Route 2 uses the south ridge of Mount Glendowan as the way to the top. Continue along the Snowshoe trail for 2 kilometers until you come to the first major drainage on the right. Turn right off the Snowshoe trail and follow the creek bed northward, the creek bed may or may not contain running water. The goal here is to use the creek bed to avoid as much bushwhacking as possible as your gain elevation eventually leaving the trees and ending up on the scree slopes of the south ridge. Stay to the left of the creek and use your best judgment as to when to stop following it.
You will find the ridge peppered with pinnacles, typically the left side is the best way to get around these obstacles. Click here
for a map with your exit point from the Snowshoe trail labeled as point A and the peak labeled as point B. The route is the south ridge between the two labeled points.
Route 3 - East Ridge
Make your way from the Snowshoe trail up to an unamed point at 8500+ feet, and then head west along Mount Glendowans east ridge to the peak, as seen in this picture
. The picture is a view of the south aspect of Mount Glendowan with Routes 2 and 3 labeled as "South Ridge" and "Suggested Route" respectively. The author doesn't nessicarily suggest route 3, as the owner
of the picture apparently does.
There are 9 designated wilderness campsites in Waterton, and one of them is located about 3.9 kilometers further up the Snowshoe trail from the Goat Lake turn off.
Non-designated camping may be permitted in certain circumstances. Prior permission from a park warden is required and all wilderness camping regulations and fees apply. Fires are not permitted.
Reservations are available for wilderness campsites. A non-refundable reservation fee is charged (see below), plus a modification fee for any changes. Reservations may be made 90 days in advance. Call the visitor center at (403) 859-5133.
As of Feb 21, 2012 Backcountry camping fees are as follows. Overnight, per person $ 9.80. Season, per person $ 68.70. Reservation $ 11.70. Can anyone say “rip-off”?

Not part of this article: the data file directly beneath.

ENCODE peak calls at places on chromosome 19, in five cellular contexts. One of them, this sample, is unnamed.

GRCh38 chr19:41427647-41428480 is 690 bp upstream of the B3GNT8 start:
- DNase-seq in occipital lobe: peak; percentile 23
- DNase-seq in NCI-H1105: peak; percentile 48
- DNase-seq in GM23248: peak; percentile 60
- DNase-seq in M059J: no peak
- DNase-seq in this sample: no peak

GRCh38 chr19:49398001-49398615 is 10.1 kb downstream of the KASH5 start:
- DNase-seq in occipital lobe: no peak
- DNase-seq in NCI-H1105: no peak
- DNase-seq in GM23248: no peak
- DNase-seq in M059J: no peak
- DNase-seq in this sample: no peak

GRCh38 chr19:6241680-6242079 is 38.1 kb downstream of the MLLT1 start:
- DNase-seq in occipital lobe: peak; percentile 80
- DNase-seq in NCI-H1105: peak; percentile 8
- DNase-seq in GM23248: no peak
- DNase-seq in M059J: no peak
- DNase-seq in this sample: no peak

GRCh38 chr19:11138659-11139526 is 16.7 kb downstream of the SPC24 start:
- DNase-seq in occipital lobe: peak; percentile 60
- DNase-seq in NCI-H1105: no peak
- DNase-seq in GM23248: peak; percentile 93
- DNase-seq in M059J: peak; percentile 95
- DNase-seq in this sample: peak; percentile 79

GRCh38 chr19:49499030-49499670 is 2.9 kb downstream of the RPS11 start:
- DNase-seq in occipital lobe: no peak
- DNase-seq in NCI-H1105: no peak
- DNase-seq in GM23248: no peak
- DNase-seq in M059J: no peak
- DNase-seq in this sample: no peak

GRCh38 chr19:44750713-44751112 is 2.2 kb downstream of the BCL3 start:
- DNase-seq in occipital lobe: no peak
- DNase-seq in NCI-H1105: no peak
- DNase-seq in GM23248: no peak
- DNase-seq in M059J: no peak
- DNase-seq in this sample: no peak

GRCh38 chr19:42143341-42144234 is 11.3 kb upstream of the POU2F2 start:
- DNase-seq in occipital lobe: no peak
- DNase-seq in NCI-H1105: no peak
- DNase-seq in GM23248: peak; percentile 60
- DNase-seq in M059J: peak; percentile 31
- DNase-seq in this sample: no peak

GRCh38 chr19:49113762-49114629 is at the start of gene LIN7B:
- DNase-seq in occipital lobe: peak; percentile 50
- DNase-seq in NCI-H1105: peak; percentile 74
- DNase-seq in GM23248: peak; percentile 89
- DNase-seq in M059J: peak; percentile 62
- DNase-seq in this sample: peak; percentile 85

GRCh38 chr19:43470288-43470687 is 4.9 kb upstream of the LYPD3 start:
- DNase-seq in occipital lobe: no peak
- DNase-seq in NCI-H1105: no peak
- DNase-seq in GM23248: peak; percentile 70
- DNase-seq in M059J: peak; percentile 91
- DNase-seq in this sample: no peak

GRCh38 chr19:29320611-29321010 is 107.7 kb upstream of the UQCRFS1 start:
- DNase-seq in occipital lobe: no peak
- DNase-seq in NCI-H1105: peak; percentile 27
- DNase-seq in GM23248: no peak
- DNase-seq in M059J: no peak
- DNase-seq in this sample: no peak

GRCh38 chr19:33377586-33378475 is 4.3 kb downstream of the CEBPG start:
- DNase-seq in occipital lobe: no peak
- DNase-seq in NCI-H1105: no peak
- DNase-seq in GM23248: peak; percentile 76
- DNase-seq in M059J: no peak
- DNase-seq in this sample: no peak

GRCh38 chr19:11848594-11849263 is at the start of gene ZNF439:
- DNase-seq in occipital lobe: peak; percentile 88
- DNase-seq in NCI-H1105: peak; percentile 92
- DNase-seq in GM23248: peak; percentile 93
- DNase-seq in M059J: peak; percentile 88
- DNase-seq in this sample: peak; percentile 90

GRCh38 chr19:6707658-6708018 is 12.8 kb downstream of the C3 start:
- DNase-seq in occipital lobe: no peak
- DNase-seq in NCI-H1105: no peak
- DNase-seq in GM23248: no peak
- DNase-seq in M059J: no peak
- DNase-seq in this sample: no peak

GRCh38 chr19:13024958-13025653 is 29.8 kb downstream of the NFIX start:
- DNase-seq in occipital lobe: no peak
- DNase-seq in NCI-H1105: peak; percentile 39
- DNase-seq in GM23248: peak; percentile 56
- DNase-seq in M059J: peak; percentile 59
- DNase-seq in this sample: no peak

All fees are Canadian dollar rates.
Additionally Parks Canada operates four campgrounds in Waterton Lakes National Park. Click here
Wind is a noticeable element of this area’s climate, and shouldn’t be ignored. Gusts of over 100 km/hr (60 mph) are common, but thankfully they occur mostly in the fall and winter rather than the summer. Note that gusts of over 150 km/hr (90 mph) have frequently been recorded in the area.
The summers in the area are brief with some hot spells (high 35*C/94*F). Winters are long and relatively mild (high 10*C/50*F), with occasional warm spells caused by Chinook winds. This area is often one of Alberta's warmest places in the winter, despite ample snow and temperatures that can occasionally drop as low as -40*C/-40*F.
This area receives Alberta's highest average annual precipitation of 1072 mm (42 inches) per year.
In the spring, summer, and fall, one must pay an entrance fee in order to get into Waterton Lakes Park, home of Mount Glendowan. There is no fee in the winter. As of summer, 2011 the Canadian dollar daily rates were $7.80 per adult or $19.60 for a family/group. Click here
for the most up to date rates.
Also note the park has no gas or groceries available in winter.
When traveling to Waterton Lakes National Park from Glacier National Park in the US state of Montana one must be aware of the Canada Ports of Entry operating schedules. Chief Mountain port of entry is open seasonally (closed in Winter) from May through September and Carway/Peigan port of entry is open year round from 7:00 a.m. to 11:00 p.m.
This mountain was named in 1915, and likely is christened after the Glendowan mountain range in Ireland.